By the end of the year the 30,000 meter drilling program had been completed, plant design had been further advanced and the preliminary mine infrastructure had been laid out. As the project met our hurdle rates, on January 31, 2008 the board approved the development of the Tongon mine and subject to the final conclusion of a mining convention with the State of Côte d’Ivoire.
Upgrading of basic site infrastructure and detailed designs is being progressed along with the initial detailed infill drilling program, construction start-up is planned towards the end of the year with first gold production estimated for the fourth quarter of 2010.
Acquisition of Additional Interest in Tongon Project
On April 4, 2008, we increased our stake in the Tongon project in Côte d’Ivoire from 76% to 81% through the acquisition of 5% of New Mining C.I.’s interest in our joint venture. New Mining C.I. now owns 9% of the project and the Governement of Côte d’Ivoire holds the remaining 10%.
The purchase consideration for the New Mining C.I. interest was a cash payment of $2 million plus a funding option. Should New Mining C.I. elect not to fund its portion of the Tongon development, we will provide the funding on its behalf in exchange for an additional 3% of the project, such funding to be repaid from the project’s future cash flows. In this event, our stake in the project will increase to 84%.
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We have a portfolio of projects within some of the most prospective gold belts of both West and East Africa and have operations in six African countries, with 171 targets on 12,623 square kilometers of ground holding, supported by a team of 70 geologists.
In 2007, exploration activities concentrated on the extension of known orebodies and the discovery of new orebodies at producing mines and exploration sites.
Exploration Highlights• At Loulo, exploration focused on the next discovery by systematically evaluating targets within the lease area. Of these, Faraba and Baboto are advanced targets and additional exploration is being undertaken. • A 1,400 square kilometer land package has been consolidated in the Loulo district, straddling the highly prospective Senegal-Mali shear zone. A helicopter borne VTEM electromagnetic survey has been flown over this entire land package to help with the geological and structural interpretation and target prioritization. • At Morila, research concluded that a specific lithological horizon hosts the ore deposit; this is a mafic volcanic unit which marks a change in sedimentation from fine to coarse. The extrapolation of this unit is the focus of follow-up work. • In south Mali, generative work continues to prioritize areas of interest. This has led to a joint venture agreement being signed with a Canadian junior over two prospective permits in the Morila region. We also continue to work on early stage exploration projects in the search for new deposits. • At Tongon, in the Côte d’Ivoire we successfully completed more than 30,000 meters of diamond drilling and continue to increase the size of the deposit. In addition to the feasibility drilling a review of 19 targets within the Nielle permit has been completed which highlighted 12 targets for follow-up work. • In Senegal, encouraging RAB drill results have been returned along 2.8 kilometers of strike at Massawa, which is now a high priority target for diamond drilling. This together with the targets of Sofia, Bakan corridor and Bambadji will be the focus of work in 2008. • In Burkina Faso, a review of all the geological and structural data indicates a northeast plunging anticline hosts the Kiaka main zone. The last diamond hole drilled to the north returned 166 meters at 1.26g/t indicating the system is open. A syncline hosts a narrow zone of hanging wall mineralization, which has not been fully tested. An additional program of diamond drilling is in progress to test these two targets. Elsewhere in the permit portfolio the team is developing targets for drilling in the 2008/2009 field season. • In Ghana, early stage exploration activities on the Bole permit have highlighted a 14 kilometer long gold in soil anomaly associated with a large regional fold closure, adjacent to a granite greenstone belt contact and major regional shear. • In Tanzania, generative work is the driver to build a new portfolio of projects, while work continues on the Miyabi project, a joint venture with African Eagle, who previously identified 520,000 ounces at 1.3g/t.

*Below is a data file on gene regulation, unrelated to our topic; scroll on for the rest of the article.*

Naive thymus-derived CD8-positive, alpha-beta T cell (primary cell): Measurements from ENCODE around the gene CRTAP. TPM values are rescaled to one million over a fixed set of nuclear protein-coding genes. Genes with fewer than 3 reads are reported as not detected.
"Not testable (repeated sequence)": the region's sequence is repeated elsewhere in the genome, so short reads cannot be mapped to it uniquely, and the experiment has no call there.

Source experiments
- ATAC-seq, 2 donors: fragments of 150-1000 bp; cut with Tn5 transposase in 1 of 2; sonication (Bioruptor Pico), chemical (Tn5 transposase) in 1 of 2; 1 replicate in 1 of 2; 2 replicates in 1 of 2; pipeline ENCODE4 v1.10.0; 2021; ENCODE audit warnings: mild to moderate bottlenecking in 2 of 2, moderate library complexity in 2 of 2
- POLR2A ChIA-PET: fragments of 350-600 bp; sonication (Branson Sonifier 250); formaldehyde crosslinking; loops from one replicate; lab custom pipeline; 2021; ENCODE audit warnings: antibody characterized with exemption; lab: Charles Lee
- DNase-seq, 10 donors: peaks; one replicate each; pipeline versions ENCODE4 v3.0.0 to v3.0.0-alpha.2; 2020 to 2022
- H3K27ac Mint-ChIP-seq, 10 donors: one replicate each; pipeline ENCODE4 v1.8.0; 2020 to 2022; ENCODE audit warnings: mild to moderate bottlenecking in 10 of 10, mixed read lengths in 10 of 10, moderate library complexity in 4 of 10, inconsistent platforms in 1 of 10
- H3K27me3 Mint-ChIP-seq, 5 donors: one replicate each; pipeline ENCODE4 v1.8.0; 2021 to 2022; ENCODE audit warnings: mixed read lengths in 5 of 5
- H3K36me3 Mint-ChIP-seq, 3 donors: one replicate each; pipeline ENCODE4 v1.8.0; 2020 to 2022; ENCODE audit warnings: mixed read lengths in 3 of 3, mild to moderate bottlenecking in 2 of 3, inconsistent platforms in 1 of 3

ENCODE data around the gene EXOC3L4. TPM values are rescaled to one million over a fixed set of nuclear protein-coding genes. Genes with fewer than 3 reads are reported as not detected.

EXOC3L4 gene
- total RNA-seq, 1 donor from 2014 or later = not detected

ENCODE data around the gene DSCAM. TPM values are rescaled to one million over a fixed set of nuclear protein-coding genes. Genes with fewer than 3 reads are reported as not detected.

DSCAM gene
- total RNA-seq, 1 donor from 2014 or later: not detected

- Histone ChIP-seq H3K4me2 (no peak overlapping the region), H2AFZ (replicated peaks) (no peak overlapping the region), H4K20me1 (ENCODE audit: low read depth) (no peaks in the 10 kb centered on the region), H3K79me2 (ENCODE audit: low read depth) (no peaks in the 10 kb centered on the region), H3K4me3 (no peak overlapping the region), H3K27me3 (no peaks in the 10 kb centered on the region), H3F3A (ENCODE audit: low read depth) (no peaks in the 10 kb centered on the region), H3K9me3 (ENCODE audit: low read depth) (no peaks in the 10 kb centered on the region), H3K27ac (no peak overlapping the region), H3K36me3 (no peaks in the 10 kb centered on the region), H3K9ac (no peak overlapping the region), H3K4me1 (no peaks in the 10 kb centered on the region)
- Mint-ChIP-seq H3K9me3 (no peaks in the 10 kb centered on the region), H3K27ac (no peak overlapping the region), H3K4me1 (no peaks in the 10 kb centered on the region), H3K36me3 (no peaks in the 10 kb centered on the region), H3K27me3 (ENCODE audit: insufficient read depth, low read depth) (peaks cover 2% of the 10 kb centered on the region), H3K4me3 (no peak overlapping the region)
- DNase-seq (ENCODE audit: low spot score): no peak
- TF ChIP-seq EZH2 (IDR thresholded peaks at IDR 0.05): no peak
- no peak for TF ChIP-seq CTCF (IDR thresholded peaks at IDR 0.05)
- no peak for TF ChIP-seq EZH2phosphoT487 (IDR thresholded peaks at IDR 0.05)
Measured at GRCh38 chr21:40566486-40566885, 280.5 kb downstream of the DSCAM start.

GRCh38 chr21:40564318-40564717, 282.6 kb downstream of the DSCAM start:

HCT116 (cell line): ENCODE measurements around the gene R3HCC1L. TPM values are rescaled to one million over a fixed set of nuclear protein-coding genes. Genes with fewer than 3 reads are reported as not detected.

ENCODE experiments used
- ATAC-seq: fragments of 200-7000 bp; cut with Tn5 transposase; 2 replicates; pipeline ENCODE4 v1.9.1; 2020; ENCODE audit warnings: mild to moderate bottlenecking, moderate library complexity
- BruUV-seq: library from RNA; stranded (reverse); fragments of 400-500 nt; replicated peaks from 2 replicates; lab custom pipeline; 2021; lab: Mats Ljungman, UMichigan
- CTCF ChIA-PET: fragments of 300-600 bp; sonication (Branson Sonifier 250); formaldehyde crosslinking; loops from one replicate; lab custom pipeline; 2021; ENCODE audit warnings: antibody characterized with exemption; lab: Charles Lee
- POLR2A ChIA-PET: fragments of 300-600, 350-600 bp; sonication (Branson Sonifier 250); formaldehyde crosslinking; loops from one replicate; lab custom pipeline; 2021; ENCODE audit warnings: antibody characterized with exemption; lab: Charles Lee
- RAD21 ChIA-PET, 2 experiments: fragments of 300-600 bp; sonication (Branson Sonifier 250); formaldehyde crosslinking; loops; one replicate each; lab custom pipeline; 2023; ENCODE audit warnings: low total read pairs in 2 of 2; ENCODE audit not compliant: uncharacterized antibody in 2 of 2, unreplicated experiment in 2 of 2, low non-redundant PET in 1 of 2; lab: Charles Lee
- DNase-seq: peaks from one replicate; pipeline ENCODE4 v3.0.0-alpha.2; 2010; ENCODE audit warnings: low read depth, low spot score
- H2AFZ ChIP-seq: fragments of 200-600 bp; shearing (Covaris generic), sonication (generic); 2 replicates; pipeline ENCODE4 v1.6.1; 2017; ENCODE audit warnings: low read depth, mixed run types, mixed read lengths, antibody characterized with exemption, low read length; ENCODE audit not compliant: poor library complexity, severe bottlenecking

In summary, we have a quality portfolio of exploration projects in both West and East Africa. This reflects our strategic focus on organic growth through exploration success.
In addition to the conversion work at both the Yalea and Gara orebodies, exploration has concentrated on evaluating targets within the 372 square kilometer permit area.
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At the Gara deposit, deep drilling tested the continuation of high grade gold mineralization associated with the plunge of the folded quartz tourmaline unit. This drilling has outlined additional underground mineralized material. The orebody has now been confirmed to vertical depths of almost 700 meters below the surface and is still open.